You may have seen her face on a local street corner or under an overpass while driving down the freeway, but once you see her for the first time, you’ll see her again, everywhere you go. Her name is unknown, but her creator’s name is EXIST1981. What started as a two-color stencil image of a woman’s face, this mysterious icon artist’s work has evolved into images of sewer beasts, hidden messages, wild animals, and on a more recent spiritual aim, mandalas often with pulsating repetition and bright colors emanating from their center.
It’s not often one comes upon EXIST1981 in the wild. He prefers the cover of darkness while creating urban installations and sidewalk dialogues. Like most graffiti artists, EXIST1981 has learned to adapt quickly and accept the realities of the fleeting nature of street art. EXIST1981 has covered the walls at SILO a few times now, interweaving his story as the tides of artists come and go in turn covering the art before them.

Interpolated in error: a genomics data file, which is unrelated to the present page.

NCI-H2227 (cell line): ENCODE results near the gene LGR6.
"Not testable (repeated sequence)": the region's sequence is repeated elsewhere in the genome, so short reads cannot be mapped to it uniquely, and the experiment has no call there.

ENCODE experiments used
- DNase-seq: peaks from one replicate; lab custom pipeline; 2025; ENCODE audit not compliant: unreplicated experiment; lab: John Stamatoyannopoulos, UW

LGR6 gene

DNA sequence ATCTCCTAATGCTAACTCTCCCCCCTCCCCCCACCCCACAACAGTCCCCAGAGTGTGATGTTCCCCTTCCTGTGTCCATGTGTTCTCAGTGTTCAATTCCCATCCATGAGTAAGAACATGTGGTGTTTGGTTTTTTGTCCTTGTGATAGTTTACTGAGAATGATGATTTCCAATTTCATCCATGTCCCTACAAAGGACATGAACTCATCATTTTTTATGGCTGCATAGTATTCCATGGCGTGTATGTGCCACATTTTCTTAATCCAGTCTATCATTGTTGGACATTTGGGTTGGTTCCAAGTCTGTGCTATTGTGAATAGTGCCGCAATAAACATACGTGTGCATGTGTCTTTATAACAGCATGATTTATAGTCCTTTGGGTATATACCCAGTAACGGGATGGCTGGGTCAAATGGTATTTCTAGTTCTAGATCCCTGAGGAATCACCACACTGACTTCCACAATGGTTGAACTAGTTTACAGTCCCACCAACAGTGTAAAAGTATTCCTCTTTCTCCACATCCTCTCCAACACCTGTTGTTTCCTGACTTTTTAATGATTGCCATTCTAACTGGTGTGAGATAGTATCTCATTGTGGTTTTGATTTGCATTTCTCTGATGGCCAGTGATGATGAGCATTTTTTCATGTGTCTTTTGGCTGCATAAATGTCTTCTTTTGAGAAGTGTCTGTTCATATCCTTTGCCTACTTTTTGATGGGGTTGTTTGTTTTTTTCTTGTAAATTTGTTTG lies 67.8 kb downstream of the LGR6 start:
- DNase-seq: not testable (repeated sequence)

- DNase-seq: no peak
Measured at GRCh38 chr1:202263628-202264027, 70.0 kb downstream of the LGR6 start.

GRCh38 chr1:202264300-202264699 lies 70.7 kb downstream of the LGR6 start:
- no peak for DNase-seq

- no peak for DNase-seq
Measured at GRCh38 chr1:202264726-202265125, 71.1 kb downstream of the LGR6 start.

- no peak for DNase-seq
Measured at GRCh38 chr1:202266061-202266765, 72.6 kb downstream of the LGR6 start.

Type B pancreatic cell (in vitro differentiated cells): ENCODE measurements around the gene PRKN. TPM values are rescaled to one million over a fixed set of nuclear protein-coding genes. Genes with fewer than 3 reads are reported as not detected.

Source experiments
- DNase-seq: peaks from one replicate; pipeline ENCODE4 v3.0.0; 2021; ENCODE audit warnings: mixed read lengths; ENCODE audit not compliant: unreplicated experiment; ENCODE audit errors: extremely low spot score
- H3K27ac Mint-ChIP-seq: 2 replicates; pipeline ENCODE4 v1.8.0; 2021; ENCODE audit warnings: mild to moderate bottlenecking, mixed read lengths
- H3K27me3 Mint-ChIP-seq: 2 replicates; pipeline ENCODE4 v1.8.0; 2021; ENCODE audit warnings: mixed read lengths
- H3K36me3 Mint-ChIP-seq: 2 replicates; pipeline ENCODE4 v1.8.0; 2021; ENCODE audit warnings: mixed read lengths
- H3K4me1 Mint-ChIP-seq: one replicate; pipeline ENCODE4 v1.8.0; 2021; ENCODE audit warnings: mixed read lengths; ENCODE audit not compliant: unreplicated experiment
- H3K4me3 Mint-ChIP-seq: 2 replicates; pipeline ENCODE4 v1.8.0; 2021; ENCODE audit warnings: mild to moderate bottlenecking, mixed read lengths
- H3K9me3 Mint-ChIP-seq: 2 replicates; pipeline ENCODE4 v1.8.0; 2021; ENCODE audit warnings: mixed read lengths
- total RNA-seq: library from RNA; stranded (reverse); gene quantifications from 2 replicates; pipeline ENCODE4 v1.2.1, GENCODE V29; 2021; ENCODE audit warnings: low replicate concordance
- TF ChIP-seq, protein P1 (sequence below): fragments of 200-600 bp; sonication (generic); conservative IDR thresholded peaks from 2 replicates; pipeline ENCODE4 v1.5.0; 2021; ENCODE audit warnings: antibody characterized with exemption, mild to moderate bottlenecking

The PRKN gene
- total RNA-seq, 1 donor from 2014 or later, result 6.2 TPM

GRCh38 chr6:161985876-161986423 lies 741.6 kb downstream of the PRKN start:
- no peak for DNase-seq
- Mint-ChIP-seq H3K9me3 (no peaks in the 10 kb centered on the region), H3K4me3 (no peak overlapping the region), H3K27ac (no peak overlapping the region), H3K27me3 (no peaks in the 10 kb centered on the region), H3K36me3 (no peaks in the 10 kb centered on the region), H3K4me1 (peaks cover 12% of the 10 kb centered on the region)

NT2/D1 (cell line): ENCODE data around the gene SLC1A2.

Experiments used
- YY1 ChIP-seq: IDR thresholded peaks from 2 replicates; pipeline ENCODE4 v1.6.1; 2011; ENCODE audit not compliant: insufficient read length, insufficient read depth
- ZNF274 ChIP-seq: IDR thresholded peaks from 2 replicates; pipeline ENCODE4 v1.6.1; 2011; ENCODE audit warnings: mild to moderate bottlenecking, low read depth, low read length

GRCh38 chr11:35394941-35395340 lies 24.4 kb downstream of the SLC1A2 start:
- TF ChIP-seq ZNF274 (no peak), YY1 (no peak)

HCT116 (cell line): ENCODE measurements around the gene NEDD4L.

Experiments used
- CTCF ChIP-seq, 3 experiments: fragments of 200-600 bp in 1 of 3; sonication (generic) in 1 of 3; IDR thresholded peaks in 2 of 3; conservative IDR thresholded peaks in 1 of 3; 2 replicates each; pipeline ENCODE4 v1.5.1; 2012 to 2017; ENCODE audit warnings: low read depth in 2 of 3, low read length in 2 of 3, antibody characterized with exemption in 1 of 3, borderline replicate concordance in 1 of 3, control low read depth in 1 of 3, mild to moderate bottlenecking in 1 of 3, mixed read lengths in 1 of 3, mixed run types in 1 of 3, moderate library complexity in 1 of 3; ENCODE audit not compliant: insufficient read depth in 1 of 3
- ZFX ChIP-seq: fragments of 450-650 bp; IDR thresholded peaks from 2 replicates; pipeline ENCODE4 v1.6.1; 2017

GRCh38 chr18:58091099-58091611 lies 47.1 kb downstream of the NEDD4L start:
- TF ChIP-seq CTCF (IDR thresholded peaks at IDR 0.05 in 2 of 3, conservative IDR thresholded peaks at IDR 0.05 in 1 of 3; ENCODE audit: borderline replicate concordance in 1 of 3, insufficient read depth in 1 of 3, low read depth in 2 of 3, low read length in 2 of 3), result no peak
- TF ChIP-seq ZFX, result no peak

Lucky for us, there are several local off-the-street spots where we can enjoy his work for an extended duration of time, like his wheatpaste and painting installations at El Camino Restaurant in Little Italy, Bang Bang in the Gaslamp, The Hub Market in Hillcrest, Cal State San Marcos, The Carnegie in Downtown, Disconnected in North Park, Cucina Urbana SD & Irvine, just to name a few. When not in San Diego exhibiting his fine art with Cohort Collective, EXIST1981 also curates the Neon Desert Festival in his hometown of El Paso, Texas.
What’s behind this drive to create anywhere and everywhere? Whether painted on a wall or printed on your shirt, stuck on a notebook or street sign, EXIST1981 pieces are meant to be accessible to all. No matter the medium, the impetus will always be the creation of one of a kind works.
Photos and article by Carly Ealey
Art independently curated by Chris Konecki. For more information on art in Makers Quarter™ contact: email@example.com